The purpose of this study is to assess psychosocial risk across several pediatric medical conditions and test the hypothesis that different severe or chronic pediatric illnesses are characterized by disease specific enhanced psychosocial risk and that risk is driven by disease specific connectivity and interdependencies among various domains of psychosocial function using the Psychosocial Assessment Tool (PAT). In a multicenter prospective cohort study of 195 patients, aged 5-12, 90 diagnosed with acute lymphoblastic leukemia (ALL), 42 with epilepsy and 63 with asthma, parents completed the PAT2.0 or the PAT2.0 generic version. Multivariate analysis was performed with disease as factor and age as covariate. Graph theory and network analysis was employed to study the connectivity and interdependencies among subscales of the PAT while data-driven cluster analysis was used to test whether common patterns of risk exist among the various diseases. Using a network modelling approach analysis, we observed unique patterns of interconnected domains of psychosocial factors. Each pathology was characterized by different interdependencies among the most central and most connected domains. Furthermore, data-driven cluster analysis resulted in two clusters: patients with ALL (89%) mostly belonged to cluster 1, while patients with epilepsy and asthma belonged primarily to cluster 2 (83% and 82% respectively). In sum, implementing a network approach improves our comprehension concerning the character of the problems central to the development of psychosocial difficulties. Therapy directed at problems related to the most central domain(s) constitutes the more rational one because such an approach will inevitably carry over to other domains that depend on the more central function.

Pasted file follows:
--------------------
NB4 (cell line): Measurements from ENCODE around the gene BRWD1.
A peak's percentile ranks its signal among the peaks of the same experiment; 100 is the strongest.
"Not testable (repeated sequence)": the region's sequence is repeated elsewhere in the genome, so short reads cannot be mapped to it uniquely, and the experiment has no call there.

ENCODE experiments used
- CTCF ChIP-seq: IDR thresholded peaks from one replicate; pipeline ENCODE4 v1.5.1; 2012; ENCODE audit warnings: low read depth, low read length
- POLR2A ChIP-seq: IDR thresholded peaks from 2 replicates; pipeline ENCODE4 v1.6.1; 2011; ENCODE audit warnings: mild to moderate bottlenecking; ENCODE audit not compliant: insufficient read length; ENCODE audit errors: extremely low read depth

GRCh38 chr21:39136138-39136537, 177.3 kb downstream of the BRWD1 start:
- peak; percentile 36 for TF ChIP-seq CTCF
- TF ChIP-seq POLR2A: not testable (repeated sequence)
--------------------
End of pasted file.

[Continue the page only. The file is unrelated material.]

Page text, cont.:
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November 5, 2020
- ACC 2020The American College of Cardiology decided to cancel ACC.20/WCC due to COVID-19, which was scheduled to take place March 28-30 in Chicago. However, ACC.20/WCC Virtual Meeting continues to release cutting edge science and practice changing updates for cardiovascular professionals on demand and free through June 2020.